CalPERS’ High-Risk Bets to Guarantee Government Employee Pensions

It is a bellwether moment for state and local government pensions funds around the country. CalPERS, the pension fund for California state government employees, is turning to high-risk strategies to juice its investment returns.

The Wall Street Journal reports on how CalPERS plans to inflate the value of state government employee pension accounts.

The board of the nation’s largest pension fund voted Monday to use borrowed money and alternative assets to meet its investment-return target, even after lowering that target just a few months ago.

The move by the $495 billion California Public Employees’ Retirement System reflects the dimming prospects for safe publicly traded investments by households and institutions alike and sets a tone for increased risk-taking by pension funds around the country.

Without changes, Calpers said its current asset mix would produce 20-year returns of 6.2%, short of both the 7% target the fund started 2021 with and the 6.8% target implemented over the summer.

Board members voted 7 to 4 in favor of borrowing and investing an amount equivalent to 5% of the fund’s value, or about $25 billion, as part of an effort to hit the 6.8% target, which they voted not to change. The trustees also voted to increase riskier alternative investments, raising private-equity holdings to 13% from 8% and adding a 5% allocation to private debt.

Borrowing money to increase returns allowed Calpers to justify the 6.8% target while maintaining a more-balanced asset mix, concentrating less money in public equity and putting more in certain fixed-income investments, fund staff and consultants said.

CalPERS is taking this step because California state government employees are gifted with guaranteed pension payouts after they retire. But rather than reduce their promised pensions to more sustainable levels or require government employees to contribute more to their own retirements, CalPERS will make riskier bets instead. What could possibly go wrong?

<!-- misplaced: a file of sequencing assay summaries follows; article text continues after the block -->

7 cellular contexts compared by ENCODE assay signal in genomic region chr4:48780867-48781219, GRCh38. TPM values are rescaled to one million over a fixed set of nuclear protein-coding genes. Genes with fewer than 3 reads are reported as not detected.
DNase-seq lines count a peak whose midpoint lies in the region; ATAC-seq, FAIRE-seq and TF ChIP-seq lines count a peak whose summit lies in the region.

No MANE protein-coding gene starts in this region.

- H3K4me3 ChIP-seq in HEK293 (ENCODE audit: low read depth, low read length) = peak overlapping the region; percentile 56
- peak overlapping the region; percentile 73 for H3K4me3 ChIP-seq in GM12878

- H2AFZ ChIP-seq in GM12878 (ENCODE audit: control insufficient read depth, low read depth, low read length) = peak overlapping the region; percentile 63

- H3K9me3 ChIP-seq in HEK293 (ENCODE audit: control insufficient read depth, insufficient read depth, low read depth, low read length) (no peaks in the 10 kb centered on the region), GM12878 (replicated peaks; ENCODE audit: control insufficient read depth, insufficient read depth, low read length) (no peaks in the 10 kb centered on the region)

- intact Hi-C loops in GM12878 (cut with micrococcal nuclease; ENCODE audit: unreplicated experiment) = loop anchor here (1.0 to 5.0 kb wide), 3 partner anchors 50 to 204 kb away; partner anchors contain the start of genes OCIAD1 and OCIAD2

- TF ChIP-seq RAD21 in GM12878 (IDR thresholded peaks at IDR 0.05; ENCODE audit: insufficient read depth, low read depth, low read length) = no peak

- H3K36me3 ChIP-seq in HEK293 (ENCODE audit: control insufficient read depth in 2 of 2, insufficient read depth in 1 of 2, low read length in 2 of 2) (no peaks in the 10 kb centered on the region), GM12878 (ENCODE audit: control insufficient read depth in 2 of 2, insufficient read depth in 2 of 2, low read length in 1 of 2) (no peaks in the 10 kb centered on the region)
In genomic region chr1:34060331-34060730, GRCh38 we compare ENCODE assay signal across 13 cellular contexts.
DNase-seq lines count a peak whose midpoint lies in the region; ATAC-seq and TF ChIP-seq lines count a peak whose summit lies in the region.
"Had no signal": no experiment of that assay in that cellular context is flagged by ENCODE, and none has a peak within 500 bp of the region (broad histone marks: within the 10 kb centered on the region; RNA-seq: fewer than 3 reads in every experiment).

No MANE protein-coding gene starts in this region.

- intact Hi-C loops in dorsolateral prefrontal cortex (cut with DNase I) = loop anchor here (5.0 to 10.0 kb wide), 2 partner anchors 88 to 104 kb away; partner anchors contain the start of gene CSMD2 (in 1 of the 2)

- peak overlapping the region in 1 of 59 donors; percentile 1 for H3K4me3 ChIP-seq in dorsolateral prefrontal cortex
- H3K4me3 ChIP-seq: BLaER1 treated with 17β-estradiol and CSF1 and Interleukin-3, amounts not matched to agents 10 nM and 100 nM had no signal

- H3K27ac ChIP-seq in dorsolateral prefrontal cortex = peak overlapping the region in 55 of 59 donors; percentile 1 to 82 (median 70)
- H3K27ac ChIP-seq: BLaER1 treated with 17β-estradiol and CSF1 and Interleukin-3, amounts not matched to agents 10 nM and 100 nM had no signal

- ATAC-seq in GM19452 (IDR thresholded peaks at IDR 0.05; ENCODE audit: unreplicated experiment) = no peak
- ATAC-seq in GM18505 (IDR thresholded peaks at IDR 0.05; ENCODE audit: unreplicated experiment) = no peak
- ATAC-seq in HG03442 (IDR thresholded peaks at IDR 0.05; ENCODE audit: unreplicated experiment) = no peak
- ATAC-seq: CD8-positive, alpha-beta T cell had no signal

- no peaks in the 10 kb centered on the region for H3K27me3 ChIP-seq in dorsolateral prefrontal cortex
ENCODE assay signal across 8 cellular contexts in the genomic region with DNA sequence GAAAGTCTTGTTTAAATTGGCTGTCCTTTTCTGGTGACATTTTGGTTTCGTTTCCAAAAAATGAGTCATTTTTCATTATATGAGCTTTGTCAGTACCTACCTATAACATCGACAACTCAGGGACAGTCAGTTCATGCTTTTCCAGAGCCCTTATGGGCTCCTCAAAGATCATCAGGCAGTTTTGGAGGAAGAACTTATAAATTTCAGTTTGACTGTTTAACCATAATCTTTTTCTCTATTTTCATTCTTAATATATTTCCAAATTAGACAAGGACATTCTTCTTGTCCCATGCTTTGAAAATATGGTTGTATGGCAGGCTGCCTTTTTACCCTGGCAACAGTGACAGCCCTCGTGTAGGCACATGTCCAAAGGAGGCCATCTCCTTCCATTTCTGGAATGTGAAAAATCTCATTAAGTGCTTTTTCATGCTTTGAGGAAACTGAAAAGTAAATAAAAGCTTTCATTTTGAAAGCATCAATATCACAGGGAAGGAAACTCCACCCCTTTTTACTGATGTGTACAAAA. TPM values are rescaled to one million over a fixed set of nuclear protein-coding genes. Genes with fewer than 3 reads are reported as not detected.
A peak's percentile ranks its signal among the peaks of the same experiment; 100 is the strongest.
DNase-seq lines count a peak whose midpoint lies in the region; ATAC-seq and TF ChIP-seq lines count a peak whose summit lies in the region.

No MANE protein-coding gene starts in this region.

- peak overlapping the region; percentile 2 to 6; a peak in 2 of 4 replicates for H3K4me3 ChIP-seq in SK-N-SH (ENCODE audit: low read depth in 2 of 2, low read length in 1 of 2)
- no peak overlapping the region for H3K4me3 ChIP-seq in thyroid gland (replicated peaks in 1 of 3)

Lessons About Alternative Investments from Dallas

The Dallas Police and Fire Pension System is a case study of what can go wrong with alternative investments for a pension fund. Check out how they “diversified” their pension portfolio with alternative investments in 2016:

The Dallas Police and Fire Pension System, once applauded for a diverse investment portfolio that included Hawaiian villas, Uruguayan timber and undeveloped land in Arizona, finds itself needing to dig out of a deep hole.

A $1.2 billion change last year in the difference between the value of its assets and what the pension owes retirees left the $2.6 billion fund with just 45 percent of the assets needed, down from 64 percent at the end of 2014. The pension, which was 90 percent funded a decade ago, could be out of cash in 15 years at the current rate of projected expenditures, according to a Segal Consulting report last month.

It didn’t quite last that long. Later that year, the public pension fund saw the value of their alternative investments all turn south at the same time. It got so bad that Dallas police officers and firefighters mounted a run on the pension fund. After failing to raise property taxes to bail out the pension fund, the city’s solution was to shrink the size of its police force. That action has led to other costly problems for the public.

Lessons About Leverage and Trading on Margin

Leverage, or trading on margin, is a concept you usually hear about with stock market investing. It’s a strategy that can produce high returns, but which comes with significant risks. Here’s a video describing how it works.

If the investment is successful, margin is a way of potentially amplifying the return on the non-borrowed portion of the money invested. But it’s also a way to amplify the pain if the investment made with the borrowed money shrinks in value.

CalPERS’ board is turning to high-risk investing strategies because they don’t think they can guarantee an investment return of 6.8% without it. Do you think CalPERS board is so good at investing they will never have losses? And when they do have losses, do you think they won’t try to get taxpayers to bail them out?

Craig Eyermann is a Research Fellow at the Independent Institute.
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